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Subsections

Mixing Model Components

  
ascac

Mixing model for ASCA data. Written for cluster data so uses beta or two power-law surface brightness models. Includes a calculation of the telescope effective area so no arf should be applied to input files. Note that this model is very slow if any of the parameters are free.

The model is used by reading spectra in as separate datagroups. Each input file requires the XFLT0001 keyword set to a different number (eg if concentric annuli are in use then number outwards). The normalizations for each datagroup should be linked since the ascac model takes care of the relative normalizations based on the surface brightness model used. A maximum of five different spatial regions is allowed. The absolute normalization is not reliable so this model should not be used to derive fluxes.

par1     =  Alpha
par2     =  Beta
par3     =  Core (arcmin)
par4     =  Switch (0 $\Rightarrow$ beta model, 1 $\Rightarrow$ 2-power-law)

  
projct

This model performs a 3-D to 2-D projection of prolate ellipsoidal shells onto elliptical annuli. The annuli can have varying ellipticities and position angles but must have the same center. The user should extract spectra in a series of annuli. Each spectrum needs three additional keywords (XFLT0001, XFLT0002, XFLT0003) in the spectrum extension. These keywords contain the semi-major axis, semi-minor axis, and position angle (in degrees) for the outer boundary of the annulus. It is assumed that the inner boundary is specified by the outer boundary of the next annulus in. The lengths can be in any consistent units although for numerical accuracy they should have reasonable values. Optional pairs of extra keywords (eg XFLT0004/5, XFLT0006/7, etc.) can be used to specify start and end angles for a partial annulus. These angles should be given relative to the same zero as the position angle.

The user reads in the spectra as separate datagroups and sets model parameters for each datagroup. The model for datagroup J will be the model in the shell whose outer boundary is a prolate ellipsoid of semi-major and semi-minor axes given by the semi-major and semi-minor axes in the XFLT keywords for dataset J. The projct model sums up the appropriate fractions of each ellipsoid model to make the projected spectrum.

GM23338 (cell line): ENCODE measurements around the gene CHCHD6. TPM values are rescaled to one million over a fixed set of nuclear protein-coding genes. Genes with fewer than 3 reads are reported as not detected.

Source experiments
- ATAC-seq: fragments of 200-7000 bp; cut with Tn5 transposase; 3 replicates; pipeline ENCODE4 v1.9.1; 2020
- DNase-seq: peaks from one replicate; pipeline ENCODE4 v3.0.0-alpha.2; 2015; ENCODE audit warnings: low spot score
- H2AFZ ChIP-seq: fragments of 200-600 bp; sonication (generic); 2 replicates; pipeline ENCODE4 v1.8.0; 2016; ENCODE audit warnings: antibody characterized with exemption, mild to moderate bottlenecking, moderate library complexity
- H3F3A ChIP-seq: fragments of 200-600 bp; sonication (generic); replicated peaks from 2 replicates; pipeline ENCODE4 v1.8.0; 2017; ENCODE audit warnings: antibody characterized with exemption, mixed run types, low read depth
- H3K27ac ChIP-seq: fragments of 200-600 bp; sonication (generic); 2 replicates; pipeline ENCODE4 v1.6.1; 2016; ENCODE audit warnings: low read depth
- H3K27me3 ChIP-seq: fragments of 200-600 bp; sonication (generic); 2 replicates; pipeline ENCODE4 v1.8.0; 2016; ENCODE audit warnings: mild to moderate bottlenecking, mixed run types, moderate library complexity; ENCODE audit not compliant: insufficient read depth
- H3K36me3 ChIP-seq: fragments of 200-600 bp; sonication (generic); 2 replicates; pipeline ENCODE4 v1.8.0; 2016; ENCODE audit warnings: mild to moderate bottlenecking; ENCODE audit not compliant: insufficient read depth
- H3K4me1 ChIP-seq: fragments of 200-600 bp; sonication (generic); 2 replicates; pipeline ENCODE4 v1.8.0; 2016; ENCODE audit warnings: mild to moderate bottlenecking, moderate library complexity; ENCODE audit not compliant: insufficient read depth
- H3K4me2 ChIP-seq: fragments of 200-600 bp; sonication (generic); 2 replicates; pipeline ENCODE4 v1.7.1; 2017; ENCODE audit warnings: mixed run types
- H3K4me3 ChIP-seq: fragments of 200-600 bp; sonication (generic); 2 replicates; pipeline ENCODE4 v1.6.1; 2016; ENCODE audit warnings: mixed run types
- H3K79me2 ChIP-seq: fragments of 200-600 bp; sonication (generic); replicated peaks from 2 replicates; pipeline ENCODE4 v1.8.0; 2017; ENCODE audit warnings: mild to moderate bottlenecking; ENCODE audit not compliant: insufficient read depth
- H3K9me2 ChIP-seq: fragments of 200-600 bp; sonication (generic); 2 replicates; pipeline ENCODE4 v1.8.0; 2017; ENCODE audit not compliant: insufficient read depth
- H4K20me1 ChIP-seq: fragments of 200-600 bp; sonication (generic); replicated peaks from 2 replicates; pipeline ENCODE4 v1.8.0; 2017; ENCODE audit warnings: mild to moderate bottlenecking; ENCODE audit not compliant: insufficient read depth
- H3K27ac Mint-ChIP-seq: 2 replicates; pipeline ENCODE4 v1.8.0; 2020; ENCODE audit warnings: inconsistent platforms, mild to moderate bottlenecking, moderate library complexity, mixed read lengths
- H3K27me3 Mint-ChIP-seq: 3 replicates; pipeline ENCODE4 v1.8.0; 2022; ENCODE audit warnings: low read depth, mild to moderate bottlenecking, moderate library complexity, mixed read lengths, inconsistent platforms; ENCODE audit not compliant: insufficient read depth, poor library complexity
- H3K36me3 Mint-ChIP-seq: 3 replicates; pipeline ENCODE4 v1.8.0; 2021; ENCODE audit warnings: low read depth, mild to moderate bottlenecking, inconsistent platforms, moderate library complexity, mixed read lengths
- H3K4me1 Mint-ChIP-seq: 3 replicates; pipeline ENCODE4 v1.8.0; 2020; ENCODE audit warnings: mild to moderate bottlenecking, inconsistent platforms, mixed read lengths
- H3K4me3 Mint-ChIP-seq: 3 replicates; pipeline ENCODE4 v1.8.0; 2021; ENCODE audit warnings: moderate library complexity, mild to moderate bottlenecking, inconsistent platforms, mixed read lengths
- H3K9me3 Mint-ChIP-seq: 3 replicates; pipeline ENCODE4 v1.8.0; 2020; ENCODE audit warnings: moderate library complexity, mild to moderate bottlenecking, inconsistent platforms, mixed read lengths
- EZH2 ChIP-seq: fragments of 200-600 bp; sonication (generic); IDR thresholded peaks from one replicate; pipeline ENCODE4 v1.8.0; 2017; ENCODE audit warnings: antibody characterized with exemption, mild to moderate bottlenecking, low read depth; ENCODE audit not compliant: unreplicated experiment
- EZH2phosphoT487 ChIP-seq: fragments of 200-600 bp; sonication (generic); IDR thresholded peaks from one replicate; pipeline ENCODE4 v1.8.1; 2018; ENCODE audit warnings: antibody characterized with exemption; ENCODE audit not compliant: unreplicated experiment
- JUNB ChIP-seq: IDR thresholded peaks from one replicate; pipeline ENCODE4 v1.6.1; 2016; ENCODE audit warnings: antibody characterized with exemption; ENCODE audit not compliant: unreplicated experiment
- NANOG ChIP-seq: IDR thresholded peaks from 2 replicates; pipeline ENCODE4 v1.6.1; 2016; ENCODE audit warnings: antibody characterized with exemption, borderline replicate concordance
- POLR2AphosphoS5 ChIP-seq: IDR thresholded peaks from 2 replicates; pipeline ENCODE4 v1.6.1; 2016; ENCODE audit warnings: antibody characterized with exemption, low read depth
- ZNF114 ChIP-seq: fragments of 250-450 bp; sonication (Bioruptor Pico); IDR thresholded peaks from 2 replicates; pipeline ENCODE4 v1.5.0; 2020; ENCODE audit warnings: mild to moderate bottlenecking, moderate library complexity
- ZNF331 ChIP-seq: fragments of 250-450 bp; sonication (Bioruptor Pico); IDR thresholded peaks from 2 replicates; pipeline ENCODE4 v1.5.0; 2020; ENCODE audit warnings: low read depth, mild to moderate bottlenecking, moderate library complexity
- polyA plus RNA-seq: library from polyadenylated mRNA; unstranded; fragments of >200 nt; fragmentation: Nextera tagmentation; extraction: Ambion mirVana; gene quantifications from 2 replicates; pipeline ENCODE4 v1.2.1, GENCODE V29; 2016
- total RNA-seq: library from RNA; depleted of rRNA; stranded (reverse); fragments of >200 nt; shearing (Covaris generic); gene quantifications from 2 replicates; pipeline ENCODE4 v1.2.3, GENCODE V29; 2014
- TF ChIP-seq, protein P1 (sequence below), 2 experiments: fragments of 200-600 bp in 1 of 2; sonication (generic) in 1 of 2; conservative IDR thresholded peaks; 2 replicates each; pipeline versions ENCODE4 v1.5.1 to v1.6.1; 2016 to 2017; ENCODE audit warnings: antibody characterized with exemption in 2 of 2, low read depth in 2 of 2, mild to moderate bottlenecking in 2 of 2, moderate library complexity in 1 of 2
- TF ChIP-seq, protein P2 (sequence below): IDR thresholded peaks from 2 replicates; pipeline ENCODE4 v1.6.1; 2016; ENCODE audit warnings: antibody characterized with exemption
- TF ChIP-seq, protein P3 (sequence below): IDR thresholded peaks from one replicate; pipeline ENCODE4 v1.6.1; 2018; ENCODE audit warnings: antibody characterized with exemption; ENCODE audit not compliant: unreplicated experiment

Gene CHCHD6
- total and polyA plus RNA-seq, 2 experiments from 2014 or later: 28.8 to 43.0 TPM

For example, suppose we extract spectrum from three elliptical regions defined by (1,0.5,0), (2,1,0), (3,1.5,0). That is the first region is in an ellipse of semi-major axis 1 and semi-minor axis 0.5. The second region is an elliptical annulus whose inner boundary has semi-major axis 1 and semi-minor axes 0.5 and whose outer boundary has semi-major axis 2 and semi-minor axis 1. The third region is defined similarly. The model fit has a temperature of 2 keV for the first datagroup, 3 keV for the second, and 4 keV for the third. The actual model fit to the first dataset has contributions from all three temperatures, the second only from the 3 and 4 keV components, and the third only from the 4 keV component. The weighting is the fraction of the ellipsoidal volume intersected by the elliptical annular cross-section. Thus the normalizations correspond to the emission measure in each ellipsoidal shell.

The projct model has 3 parameters which can be used to define the inner ellipse of the region being analyzed. For instance, in the example above we could have only read in spectra for the outer two regions but then set the projct parameters to (1.0,0.5,0.0). This would have allowed us to determine the temperatures and emission measures of the outer two annuli without having to worry about fitting a model to the central region.

par1     =  semi-major axis of inner boundary ellipse
par2     =  semi-minor axis of inner boundary ellipse
par3     =  position angle of inner boundary ellipse

  
xmmpsf

Mixing model for XMM data. Mixes the spectra between datagroups based on the PSF overlap between selected regions. A surface brightness model is required to calculate the mixing and this can be supplied in several ways. If XMMPSF-IMAGE has been set to some image file (using xset) then this image will be used for the surface brightness distribution. If XMMPSF-IMAGE has not been set then either a beta or two power-law model is used. In this case the model parameters determine the shape of the surface brightness distribution. If XMMPSF-RA and XMMPSF-DEC are set they are used as the center of the distribution. They should be specified either in decimal degrees or as hh:mm:ss.s and dd:mm:ss.s. If XMMPSF-RA and XMMPSF-DEC are not set then the centroid of the wmap will be used as the center of the surface brightness distribution.

The model works by calculating the mixing factors. It will recalculate these factors if any of the XMMPSF-* or any of the model parameters are changed. Calculating the mixing factors is very slow so should be avoided as much as possible.

Multiple observations can be fit simultaneously. In this case the observations should be read in each datagroup in the same order eg
1:1 obs1reg1 1:2 obs2reg1 1:3 obs3reg1 2:4 obs1reg2 2:5 obs2reg2...

par1     =  Alpha (not used if Switch=0
par2     =  Beta
par3     =  Core (arcmin)
par4     =  Switch (0 $\Rightarrow$ beta model, 1 $\Rightarrow$ 2-power-law)


next up [*] [*]
Next: Associated programs Up: XSPEC V11.3 Models Previous: Pile-Up Model Components
Ben Dorman
2003-11-28